Not the most original theme, but an entertaining and, in spots, tough crossword.


This entry was posted in Daily Puzzles and tagged , , , , , . Bookmark the permalink.

16 Responses to Sunday, November 9, 2014

  1. huda says:

    NYT: Best. Sunday. Ever.

    (or at least since I started solving puzzles)

    C/Sea can be Black, Yellow, Red or Blue: T/Tea can be Black, Green, Red or White; I/Eye can be Black or Red.

    The order is wrong but there is also P/Pea Green

  2. Whoa. Enjoyable solve capped by a growing and eventually mind-blowing realization. Remarkable puzzle.

  3. janie says:

    was mighty surprised that jeff chen *didn’t* award tom’s puzzle with a “pow!” (assuming this works on a sun. – sat. basis…) makes me very curious about what’s in store later in the week. if it *is* a mon. – sun. designation, this puzzle makes the case for awarding more than once.

    with its puzzle-in-a-puzzle-in-a-puzzleness (and all of it gettable…), put me in the “knocked out” column.

    wow. pow!


    • Amy Reynaldo says:

      Last week, the only NYT puzzle with an average Fiend rating higher than 4 stars was Trip’s Saturday puzzle (4.60). That week’s “pow!” went to the Tuesday puzzle instead (3.86 stars). This week’s “pow!” went to the Thursday puzzle (3.36 stars).

      Personally, I don’t care for the whole “pow!” thing. I find it inherently dismissive of the upcoming puzzles to essentially announce “This one’s the best of the week—from here on out, it’s all downhill.” I note that Jeff’s review of Trip’s puzzle includes the following wildly positive remarks: “boy oh boy was it worth it,” “clever idea,” “I love that sort of cunning trickery,” “amazing to see … theme density,” “elegant touch,” “achieving a smooth fill with this many constraints really shouldn’t be possible”… but not a puzzle of the week? All righty, then. Jeff’s got a newborn in the house so maybe sleep deprivation is a factor here. ;-)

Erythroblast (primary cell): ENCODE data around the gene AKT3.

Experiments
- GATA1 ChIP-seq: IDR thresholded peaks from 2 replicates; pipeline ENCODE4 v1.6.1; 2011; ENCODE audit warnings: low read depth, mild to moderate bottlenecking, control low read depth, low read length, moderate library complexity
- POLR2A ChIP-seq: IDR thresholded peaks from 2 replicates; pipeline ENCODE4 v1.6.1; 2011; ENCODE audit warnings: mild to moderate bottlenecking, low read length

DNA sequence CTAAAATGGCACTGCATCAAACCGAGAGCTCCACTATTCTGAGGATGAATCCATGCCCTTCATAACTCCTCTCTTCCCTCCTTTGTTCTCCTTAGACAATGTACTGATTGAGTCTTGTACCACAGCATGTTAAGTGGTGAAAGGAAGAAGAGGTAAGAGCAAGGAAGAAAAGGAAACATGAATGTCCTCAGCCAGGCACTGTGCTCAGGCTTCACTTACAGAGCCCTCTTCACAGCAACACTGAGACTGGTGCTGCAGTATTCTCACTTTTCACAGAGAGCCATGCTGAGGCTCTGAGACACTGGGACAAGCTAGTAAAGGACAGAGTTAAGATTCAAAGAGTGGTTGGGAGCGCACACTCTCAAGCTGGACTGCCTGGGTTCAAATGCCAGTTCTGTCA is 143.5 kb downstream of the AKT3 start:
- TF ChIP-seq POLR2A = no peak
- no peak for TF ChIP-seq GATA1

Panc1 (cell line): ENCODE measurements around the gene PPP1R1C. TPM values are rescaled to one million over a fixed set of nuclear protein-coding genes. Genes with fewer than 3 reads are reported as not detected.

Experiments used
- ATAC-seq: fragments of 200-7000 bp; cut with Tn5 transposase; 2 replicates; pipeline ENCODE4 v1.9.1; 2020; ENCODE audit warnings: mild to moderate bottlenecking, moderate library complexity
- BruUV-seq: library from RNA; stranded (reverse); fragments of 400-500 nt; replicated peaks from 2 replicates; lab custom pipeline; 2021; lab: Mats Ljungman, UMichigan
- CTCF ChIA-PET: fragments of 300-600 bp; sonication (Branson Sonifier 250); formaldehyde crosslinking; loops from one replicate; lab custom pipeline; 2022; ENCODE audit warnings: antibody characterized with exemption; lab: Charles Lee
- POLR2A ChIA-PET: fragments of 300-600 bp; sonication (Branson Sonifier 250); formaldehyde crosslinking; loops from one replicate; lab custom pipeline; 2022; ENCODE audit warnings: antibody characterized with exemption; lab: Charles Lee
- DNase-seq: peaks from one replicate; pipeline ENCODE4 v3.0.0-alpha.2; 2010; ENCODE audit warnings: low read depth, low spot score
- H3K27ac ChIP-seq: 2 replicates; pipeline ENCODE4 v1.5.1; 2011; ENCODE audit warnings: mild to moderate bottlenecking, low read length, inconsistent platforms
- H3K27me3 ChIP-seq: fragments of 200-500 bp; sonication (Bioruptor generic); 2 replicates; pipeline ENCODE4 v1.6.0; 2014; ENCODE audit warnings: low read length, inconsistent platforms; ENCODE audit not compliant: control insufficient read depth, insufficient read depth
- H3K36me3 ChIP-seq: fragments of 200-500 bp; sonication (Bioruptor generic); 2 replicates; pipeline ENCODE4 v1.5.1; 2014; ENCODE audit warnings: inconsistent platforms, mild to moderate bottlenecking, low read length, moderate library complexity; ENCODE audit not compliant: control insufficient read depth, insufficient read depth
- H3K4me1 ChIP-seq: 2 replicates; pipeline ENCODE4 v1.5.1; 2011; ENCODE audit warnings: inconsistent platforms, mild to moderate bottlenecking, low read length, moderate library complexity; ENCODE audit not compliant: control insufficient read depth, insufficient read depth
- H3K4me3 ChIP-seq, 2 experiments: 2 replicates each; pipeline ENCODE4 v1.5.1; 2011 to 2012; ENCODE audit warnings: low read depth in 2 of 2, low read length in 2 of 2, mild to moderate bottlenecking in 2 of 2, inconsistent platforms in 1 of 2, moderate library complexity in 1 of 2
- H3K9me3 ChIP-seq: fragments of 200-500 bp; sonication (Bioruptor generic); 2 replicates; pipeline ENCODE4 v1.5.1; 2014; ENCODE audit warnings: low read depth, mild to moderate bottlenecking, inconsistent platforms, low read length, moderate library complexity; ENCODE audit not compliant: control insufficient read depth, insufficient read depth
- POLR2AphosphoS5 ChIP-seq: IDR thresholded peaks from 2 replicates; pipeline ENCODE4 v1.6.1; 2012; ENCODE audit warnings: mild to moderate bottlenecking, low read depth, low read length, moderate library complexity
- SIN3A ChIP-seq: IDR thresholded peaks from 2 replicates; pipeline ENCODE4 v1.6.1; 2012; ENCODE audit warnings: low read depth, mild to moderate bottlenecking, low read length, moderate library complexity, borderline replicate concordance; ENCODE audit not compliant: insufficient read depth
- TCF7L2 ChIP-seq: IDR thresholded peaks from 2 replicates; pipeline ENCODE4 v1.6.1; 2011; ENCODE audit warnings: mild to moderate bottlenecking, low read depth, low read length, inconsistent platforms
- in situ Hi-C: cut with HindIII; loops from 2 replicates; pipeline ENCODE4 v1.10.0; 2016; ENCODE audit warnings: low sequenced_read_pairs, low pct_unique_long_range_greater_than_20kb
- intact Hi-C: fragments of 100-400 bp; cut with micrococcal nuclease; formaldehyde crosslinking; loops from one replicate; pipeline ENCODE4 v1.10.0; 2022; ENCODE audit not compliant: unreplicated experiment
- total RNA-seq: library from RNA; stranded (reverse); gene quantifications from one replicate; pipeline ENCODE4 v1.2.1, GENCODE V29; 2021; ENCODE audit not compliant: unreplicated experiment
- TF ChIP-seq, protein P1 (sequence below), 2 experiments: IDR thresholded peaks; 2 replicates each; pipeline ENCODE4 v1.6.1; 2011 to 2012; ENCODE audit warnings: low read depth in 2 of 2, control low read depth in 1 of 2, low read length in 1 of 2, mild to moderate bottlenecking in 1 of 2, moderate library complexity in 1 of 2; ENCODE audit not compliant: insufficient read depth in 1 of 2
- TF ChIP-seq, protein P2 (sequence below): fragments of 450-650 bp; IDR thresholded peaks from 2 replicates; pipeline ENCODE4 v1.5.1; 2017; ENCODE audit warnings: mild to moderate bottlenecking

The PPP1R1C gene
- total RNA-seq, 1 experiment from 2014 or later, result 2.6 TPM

• Jeffrey K says:

        She who lives in glass star rating blog, shouldn’t throw stones.

        I see no difference between POW and giving a puzzle 5 stars. “Everyone go home, you can’t get a higher rating.”

        • Amy Reynaldo says:

          Au contraire. Every puzzle is eligible for 5 stars regardless of the other puzzles that appear in the same week. I would love it if every single puzzle motivated me to rate it 5 stars.

  4. Jeffrey K says:

    The perfect Sunday puzzle. Just awesome.

  5. Maura says:

    I took the Cutlass Supreme to be a pun on cutlets supreme, as in expensive cuts of meat used for fine shish kebab. Overall, a fun puzzle.

  6. Michael says:

    Amy, just curious, why not five stars?

    • Amy Reynaldo says:

      The puzzle didn’t hit me with a strong enough “Wow! I’ll always remember this one!” feeling to merit 5. I don’t think all the folks rating it a 5 are misguided, though. It’s incredibly well-executed, but it impressed me rather than awing me.

      • huda says:

        Some Sunday puzzles may have rated higher in the past (I don’t have the data) but I am struck by the sheer number of people who have given this a 5. I think a big part of it is the creativity and novelty. The next time someone does a color/letter theme it may not feel so awesome, but this is such a breath of fresh air. It makes you believe that there is hope for completely new types of Sunday themes.

        • Avg Solvr says:

          While the NYT theme was great on it’s own, it was brought to new heights by being colored in after completion online. Makes you wonder what puzzle sites and constructors will be able to offer in the future.

  7. Karen says:


    I thought Cutlass Supreme referred to the sword and hence the shish (skewer) kabob mention.

  8. Avg Solvr says:

    Post Puzzler: “Put it all together and you get the comparatively slow solving time. As always, it’s not the puzzle’s fault.” Too many critical spots filled with things I didn’t know made it quite tough.

  9. john merrick says:

    Reagle 33d – Hercule would probably have taken exception, as he was constantly pointing out that he was Belgian

    • ahimsa says:

      I think the clue is referring to the fact that Poirot spoke French. Since CAS means case in English (I’m relying on Google) then the clue seems okay to me.

Comments are closed.